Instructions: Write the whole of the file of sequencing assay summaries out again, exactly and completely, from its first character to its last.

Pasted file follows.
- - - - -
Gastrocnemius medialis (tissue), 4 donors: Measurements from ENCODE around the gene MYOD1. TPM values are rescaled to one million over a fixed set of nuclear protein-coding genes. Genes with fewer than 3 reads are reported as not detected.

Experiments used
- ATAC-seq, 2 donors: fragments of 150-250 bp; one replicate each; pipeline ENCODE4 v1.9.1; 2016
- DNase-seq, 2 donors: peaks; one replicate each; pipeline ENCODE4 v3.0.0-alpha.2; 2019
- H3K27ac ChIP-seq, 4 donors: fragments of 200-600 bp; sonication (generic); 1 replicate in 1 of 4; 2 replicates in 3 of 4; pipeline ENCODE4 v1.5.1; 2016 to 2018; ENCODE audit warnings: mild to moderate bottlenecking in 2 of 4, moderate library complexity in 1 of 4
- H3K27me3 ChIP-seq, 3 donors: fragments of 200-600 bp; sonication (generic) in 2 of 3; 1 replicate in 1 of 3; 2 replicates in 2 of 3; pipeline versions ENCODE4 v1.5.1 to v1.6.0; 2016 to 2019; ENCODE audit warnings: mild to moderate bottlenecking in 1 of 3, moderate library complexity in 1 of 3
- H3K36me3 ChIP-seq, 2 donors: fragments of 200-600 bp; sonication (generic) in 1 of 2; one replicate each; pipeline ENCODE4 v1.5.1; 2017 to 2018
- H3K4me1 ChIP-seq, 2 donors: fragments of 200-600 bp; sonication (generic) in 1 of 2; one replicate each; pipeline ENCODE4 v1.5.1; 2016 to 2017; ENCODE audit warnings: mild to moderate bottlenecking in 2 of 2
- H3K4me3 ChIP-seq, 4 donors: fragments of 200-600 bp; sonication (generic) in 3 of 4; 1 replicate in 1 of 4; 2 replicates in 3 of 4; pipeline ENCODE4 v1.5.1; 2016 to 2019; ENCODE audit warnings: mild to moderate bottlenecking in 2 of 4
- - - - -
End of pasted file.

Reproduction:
Gastrocnemius medialis (tissue), 4 donors: Measurements from ENCODE around the gene MYOD1. TPM values are rescaled to one million over a fixed set of nuclear protein-coding genes. Genes with fewer than 3 reads are reported as not detected.

Experiments used
- ATAC-seq, 2 donors: fragments of 150-250 bp; one replicate each; pipeline ENCODE4 v1.9.1; 2016
- DNase-seq, 2 donors: peaks; one replicate each; pipeline ENCODE4 v3.0.0-alpha.2; 2019
- H3K27ac ChIP-seq, 4 donors: fragments of 200-600 bp; sonication (generic); 1 replicate in 1 of 4; 2 replicates in 3 of 4; pipeline ENCODE4 v1.5.1; 2016 to 2018; ENCODE audit warnings: mild to moderate bottlenecking in 2 of 4, moderate library complexity in 1 of 4
- H3K27me3 ChIP-seq, 3 donors: fragments of 200-600 bp; sonication (generic) in 2 of 3; 1 replicate in 1 of 3; 2 replicates in 2 of 3; pipeline versions ENCODE4 v1.5.1 to v1.6.0; 2016 to 2019; ENCODE audit warnings: mild to moderate bottlenecking in 1 of 3, moderate library complexity in 1 of 3
- H3K36me3 ChIP-seq, 2 donors: fragments of 200-600 bp; sonication (generic) in 1 of 2; one replicate each; pipeline ENCODE4 v1.5.1; 2017 to 2018
- H3K4me1 ChIP-seq, 2 donors: fragments of 200-600 bp; sonication (generic) in 1 of 2; one replicate each; pipeline ENCODE4 v1.5.1; 2016 to 2017; ENCODE audit warnings: mild to moderate bottlenecking in 2 of 2
- H3K4me3 ChIP-seq, 4 donors: fragments of 200-600 bp; sonication (generic) in 3 of 4; 1 replicate in 1 of 4; 2 replicates in 3 of 4; pipeline ENCODE4 v1.5.1; 2016 to 2019; ENCODE audit warnings: mild to moderate bottlenecking in 2 of 4